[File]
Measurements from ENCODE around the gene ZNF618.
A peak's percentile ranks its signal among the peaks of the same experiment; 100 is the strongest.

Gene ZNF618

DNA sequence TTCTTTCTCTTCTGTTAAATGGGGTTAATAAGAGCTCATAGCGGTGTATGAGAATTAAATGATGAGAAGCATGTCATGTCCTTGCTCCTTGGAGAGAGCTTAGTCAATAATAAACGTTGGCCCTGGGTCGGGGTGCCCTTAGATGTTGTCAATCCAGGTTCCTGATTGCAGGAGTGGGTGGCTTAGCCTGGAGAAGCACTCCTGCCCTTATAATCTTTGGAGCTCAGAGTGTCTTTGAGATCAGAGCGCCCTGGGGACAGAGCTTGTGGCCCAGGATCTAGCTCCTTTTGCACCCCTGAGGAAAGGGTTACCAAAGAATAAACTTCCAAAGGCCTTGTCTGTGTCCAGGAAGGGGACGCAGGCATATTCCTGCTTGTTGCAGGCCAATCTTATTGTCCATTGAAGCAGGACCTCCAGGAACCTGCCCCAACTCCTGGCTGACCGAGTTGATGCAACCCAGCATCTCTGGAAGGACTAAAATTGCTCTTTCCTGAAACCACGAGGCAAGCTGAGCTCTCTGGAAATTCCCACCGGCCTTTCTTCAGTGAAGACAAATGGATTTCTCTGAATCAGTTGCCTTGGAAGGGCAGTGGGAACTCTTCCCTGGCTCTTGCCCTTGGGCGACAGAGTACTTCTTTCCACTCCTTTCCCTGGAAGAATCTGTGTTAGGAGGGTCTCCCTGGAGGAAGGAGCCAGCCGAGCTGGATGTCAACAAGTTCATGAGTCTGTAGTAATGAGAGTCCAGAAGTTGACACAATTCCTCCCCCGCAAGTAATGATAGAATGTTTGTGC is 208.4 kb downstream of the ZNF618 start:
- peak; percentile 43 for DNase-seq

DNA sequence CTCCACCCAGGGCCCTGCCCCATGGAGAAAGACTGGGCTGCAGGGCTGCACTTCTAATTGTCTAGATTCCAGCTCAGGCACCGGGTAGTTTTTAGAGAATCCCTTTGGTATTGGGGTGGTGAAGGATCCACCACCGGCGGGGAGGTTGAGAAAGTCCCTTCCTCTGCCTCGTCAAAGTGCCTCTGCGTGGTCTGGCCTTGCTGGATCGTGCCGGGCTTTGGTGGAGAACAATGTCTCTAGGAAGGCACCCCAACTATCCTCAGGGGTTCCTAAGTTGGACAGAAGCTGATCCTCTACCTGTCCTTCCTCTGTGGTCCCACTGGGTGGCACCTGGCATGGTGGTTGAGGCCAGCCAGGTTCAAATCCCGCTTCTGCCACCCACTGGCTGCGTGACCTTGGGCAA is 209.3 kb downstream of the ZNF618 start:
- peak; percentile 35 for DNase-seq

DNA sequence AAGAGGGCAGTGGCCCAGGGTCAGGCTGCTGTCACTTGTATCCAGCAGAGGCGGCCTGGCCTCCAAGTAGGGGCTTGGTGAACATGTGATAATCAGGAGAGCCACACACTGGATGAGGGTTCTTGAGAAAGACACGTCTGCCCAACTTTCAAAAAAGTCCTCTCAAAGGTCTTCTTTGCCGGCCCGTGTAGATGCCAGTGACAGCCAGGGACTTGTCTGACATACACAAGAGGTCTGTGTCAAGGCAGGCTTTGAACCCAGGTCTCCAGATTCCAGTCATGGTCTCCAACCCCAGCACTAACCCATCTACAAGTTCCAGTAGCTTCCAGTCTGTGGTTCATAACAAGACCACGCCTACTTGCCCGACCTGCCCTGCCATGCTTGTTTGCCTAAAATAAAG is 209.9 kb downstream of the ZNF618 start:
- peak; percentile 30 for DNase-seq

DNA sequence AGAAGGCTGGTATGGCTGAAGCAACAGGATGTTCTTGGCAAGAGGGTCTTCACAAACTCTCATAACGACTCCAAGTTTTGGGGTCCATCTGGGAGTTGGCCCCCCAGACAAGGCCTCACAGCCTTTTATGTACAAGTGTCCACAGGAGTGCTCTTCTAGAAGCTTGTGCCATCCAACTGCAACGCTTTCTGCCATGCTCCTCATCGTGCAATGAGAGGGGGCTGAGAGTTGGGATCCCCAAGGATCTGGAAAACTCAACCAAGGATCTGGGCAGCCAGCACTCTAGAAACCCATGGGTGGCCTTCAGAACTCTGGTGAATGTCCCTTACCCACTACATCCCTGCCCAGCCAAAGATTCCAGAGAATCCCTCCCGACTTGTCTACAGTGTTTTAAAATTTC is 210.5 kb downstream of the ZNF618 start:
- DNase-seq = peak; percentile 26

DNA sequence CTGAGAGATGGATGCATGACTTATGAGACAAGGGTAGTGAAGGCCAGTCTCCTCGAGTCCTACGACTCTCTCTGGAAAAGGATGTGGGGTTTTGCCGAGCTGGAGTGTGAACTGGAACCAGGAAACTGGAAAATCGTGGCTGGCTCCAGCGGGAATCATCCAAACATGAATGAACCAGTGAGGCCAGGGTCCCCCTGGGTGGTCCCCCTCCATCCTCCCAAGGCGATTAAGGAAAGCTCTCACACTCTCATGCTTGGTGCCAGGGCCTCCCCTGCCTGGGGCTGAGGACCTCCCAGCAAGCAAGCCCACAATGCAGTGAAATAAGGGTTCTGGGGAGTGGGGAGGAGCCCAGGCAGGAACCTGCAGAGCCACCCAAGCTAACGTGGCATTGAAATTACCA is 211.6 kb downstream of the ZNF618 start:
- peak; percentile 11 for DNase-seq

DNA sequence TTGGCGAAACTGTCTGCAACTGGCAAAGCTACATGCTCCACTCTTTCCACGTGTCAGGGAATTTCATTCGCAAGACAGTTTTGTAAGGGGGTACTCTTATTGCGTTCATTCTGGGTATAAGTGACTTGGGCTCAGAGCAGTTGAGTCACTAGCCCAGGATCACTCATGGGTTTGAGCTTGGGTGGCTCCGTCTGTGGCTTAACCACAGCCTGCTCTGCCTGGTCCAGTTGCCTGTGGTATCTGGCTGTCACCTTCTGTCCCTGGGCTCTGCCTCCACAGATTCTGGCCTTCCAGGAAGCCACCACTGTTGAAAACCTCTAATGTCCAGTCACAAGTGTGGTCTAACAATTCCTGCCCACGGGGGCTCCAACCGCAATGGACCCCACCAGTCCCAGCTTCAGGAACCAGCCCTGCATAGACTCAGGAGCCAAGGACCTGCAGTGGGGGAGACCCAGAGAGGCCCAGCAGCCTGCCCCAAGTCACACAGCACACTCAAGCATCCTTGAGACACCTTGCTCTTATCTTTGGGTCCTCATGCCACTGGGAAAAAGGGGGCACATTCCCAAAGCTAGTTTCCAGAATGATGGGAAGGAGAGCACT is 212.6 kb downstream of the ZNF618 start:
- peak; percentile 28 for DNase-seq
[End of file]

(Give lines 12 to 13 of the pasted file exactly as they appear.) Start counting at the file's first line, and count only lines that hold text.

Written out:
DNA sequence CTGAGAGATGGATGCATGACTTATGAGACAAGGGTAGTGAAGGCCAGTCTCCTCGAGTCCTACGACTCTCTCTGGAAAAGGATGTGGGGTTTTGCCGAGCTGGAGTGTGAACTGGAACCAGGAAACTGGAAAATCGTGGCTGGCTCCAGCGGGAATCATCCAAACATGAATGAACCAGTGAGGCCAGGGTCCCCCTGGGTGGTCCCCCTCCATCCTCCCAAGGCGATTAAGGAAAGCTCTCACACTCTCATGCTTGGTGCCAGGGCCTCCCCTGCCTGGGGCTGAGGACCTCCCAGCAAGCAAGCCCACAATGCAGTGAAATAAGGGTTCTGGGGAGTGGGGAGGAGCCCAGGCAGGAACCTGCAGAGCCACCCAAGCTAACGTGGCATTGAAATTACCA is 211.6 kb downstream of the ZNF618 start:
- peak; percentile 11 for DNase-seq